Shadowspire as an organisation are fairly underdeveloped but they work well enough for the purposes of this episode. The headlines are that they are opposed to A.R.G.U.S, don’t seem to be affiliated with Damien Darhk and that Andy used to be involved with them. That’s enough for now but if they are going to be a recurring threat as has been suggested then subsequent appearances will need to offer more. There’s the suggestion of more depth with the reveal of Baron Reiter and showing how he came to be on the island but it’s still early days on that. It’s also refreshing to have an episode where the antagonist isn’t connected to Damien Darhk.
I wonder if this episode was designed to close the book on A.R.G.U.S. as the death of Amanda Waller seems to be a definitive step towards doing that. Cynically I feel that her death was motivated by the fact that the character is in the upcoming Suicide Squad movie and the producers were told they can’t use her any more. The same thing happened with Deadshot last season so I wouldn’t be surprised if the people making the movies are cleaning house on what the TV shows can do. I hope this won’t mean cancellation for The Flash when that movie rolls around.
The way Amanda Waller’s death was handled seems to back up the whole “orders from on high” theory. It’s quite unceremonious and is almost immediately forgotten about which does a disservice to a character that has been around for a long time on this show. She has broadly functioned as more of a plot device than a character but I still think that she deserved a better exit than that.
Felicity is the other focal point of the episode as she has to deal with the fact that she may never walk again. It’s a massive change for her to deal with and the episode doesn’t make light of that. Her emotional state is a fragile one as she feels sorry for herself and is reluctant to accept Oliver’s offer of help. I like that she tries to put a brave face on it at first but that slowly crumbles as the episode progresses.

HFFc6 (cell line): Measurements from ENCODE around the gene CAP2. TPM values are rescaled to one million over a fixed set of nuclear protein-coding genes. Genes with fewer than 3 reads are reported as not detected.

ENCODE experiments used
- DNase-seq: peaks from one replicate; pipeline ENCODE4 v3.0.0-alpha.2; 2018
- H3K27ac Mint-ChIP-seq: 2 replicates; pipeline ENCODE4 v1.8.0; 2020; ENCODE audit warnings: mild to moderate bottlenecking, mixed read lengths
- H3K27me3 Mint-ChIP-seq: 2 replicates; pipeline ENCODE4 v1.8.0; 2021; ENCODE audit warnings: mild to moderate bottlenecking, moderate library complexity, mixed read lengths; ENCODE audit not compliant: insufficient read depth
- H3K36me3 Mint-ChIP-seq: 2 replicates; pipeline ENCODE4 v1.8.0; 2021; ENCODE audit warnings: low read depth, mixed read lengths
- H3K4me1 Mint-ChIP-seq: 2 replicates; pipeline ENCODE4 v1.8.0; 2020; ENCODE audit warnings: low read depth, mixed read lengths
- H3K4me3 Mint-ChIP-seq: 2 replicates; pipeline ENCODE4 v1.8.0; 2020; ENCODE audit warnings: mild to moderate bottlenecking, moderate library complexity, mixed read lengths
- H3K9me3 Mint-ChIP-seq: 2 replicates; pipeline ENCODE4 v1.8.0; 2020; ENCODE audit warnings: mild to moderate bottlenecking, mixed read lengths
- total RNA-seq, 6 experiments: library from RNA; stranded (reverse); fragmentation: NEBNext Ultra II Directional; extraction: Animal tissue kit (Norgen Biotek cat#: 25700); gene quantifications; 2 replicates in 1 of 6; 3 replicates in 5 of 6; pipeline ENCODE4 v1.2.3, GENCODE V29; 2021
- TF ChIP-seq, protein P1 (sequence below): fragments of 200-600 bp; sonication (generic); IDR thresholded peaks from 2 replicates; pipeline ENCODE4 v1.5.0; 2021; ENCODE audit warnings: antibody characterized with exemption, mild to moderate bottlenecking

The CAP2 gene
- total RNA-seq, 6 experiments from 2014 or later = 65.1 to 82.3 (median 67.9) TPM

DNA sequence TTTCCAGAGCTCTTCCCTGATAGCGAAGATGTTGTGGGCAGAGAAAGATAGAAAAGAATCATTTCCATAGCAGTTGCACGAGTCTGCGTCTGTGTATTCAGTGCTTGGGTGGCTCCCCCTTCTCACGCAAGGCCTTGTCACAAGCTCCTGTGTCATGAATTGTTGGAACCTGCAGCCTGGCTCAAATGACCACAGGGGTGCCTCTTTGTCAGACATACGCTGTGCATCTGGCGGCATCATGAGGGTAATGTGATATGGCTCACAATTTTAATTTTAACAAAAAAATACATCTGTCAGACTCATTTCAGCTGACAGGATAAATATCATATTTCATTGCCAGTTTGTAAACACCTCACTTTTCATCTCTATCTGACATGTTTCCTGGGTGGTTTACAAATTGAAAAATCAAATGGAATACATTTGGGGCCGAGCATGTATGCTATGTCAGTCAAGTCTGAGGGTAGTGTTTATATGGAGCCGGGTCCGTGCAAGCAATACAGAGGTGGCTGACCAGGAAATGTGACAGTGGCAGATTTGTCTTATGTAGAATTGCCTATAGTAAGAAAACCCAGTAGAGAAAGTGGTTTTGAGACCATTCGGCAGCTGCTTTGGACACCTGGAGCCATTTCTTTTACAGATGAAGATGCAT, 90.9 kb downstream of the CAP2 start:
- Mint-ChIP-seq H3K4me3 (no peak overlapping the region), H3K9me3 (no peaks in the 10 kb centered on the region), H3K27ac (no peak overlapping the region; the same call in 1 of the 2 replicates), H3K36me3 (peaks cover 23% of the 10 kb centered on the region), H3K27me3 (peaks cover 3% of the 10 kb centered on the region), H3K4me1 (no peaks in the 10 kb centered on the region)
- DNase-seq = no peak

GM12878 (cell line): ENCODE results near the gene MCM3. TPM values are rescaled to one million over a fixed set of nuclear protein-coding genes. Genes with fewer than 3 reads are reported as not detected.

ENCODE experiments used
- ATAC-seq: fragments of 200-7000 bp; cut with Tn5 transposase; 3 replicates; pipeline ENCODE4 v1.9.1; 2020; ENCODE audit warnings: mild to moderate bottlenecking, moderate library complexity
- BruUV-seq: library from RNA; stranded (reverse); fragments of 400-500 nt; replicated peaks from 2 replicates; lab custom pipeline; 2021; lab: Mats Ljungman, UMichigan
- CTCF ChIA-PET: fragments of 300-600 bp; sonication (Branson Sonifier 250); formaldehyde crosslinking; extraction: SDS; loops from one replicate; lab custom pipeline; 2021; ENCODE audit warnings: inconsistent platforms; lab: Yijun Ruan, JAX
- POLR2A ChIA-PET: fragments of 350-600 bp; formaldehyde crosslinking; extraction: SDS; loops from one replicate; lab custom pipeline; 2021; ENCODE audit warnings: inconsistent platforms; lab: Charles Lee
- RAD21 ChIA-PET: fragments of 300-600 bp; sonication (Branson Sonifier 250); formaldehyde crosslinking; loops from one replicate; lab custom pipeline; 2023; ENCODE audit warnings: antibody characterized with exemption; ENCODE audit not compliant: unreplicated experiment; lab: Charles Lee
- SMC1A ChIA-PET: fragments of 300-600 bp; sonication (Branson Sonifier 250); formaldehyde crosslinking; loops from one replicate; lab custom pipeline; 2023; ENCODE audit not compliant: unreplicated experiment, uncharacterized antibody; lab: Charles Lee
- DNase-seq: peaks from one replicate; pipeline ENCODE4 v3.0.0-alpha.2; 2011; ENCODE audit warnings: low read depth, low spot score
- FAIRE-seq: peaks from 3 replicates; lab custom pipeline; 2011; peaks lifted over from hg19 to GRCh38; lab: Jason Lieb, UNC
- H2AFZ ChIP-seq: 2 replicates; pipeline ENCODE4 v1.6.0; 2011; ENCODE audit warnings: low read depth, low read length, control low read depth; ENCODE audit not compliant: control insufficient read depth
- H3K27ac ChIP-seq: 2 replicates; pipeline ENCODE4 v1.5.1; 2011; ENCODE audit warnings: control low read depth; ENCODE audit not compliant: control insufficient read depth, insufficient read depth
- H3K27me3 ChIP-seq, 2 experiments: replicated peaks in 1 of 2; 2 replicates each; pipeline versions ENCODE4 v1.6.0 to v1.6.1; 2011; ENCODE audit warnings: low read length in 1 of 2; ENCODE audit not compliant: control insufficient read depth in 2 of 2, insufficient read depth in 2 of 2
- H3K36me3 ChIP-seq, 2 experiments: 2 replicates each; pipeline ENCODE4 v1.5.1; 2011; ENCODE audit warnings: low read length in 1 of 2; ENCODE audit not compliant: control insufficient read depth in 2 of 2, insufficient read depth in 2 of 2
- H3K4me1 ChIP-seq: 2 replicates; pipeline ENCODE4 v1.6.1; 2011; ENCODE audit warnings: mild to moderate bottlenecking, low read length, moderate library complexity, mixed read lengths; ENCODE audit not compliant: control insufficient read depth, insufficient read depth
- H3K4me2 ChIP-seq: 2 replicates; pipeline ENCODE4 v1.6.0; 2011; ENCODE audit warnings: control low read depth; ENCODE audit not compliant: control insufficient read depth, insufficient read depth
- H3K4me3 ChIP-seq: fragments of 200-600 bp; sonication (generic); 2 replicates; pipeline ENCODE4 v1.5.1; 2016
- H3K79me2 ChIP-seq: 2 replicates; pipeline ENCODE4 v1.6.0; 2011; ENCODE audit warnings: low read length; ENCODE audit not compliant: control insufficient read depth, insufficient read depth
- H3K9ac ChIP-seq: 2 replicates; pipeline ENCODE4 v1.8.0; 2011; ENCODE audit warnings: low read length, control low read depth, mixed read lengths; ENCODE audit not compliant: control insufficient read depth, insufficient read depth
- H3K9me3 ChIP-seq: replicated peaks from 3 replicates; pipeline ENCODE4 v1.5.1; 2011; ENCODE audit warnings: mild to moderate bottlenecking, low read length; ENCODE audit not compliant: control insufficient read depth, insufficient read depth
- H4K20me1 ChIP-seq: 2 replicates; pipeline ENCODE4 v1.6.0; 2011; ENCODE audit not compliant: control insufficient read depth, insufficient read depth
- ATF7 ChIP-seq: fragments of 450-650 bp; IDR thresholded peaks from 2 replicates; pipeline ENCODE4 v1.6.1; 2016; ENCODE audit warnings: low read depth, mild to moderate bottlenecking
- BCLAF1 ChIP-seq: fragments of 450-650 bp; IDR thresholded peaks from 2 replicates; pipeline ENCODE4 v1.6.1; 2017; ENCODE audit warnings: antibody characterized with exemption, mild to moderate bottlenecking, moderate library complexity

I could take or leave her being haunted by a hallucination of her old Goth persona. It came across as more irritating than anything else and didn’t really give any more insight into her emotional state. It would have been much more effective if Felicity’s isolation had been the thing driving her mad. Having her sit in absolute silence would have been far more effective and could have resulted in her talking to herself and driving herself stir crazy. The hallucination was supposed to represent that but it’s a device that we have seen used so often in shows like this that if feels pretty tired to me. Emily Bett Rickards does a really good job playing two versions of Felicity and the sense of loss and isolation that she feels comes across well in her performance. Seeing how she slowly unravels works really well.
There was a resolution to that situation when she decided to accept who she is and put her past behind her. It’s a solid show of strength and speaks to how resilient a character Felicity is that she can accept her disability and move on without regretting the choices that led her to it but it felt like it happened too quickly for me. Things move fast in these shows but spending a couple of episodes letting this new reality sink in before starting to come to terms with it is fine and consistent with how human beings react to things.
Oliver’s role in this episode is a support one for both Diggle and Felicity with more emphasis on Felicity. He does what he can to try and reassure her and make her feel better about her situation. I can see why Felicity would get frustrated with him because the attempts were insufferable. All he really offered was unconditional support and empty platitudes without really sensing how deeply this had affected her. In some ways it came across as really insensitive as he seemed like he was unwilling to let Felicity deal with it on her own and come to him for help when she was ready.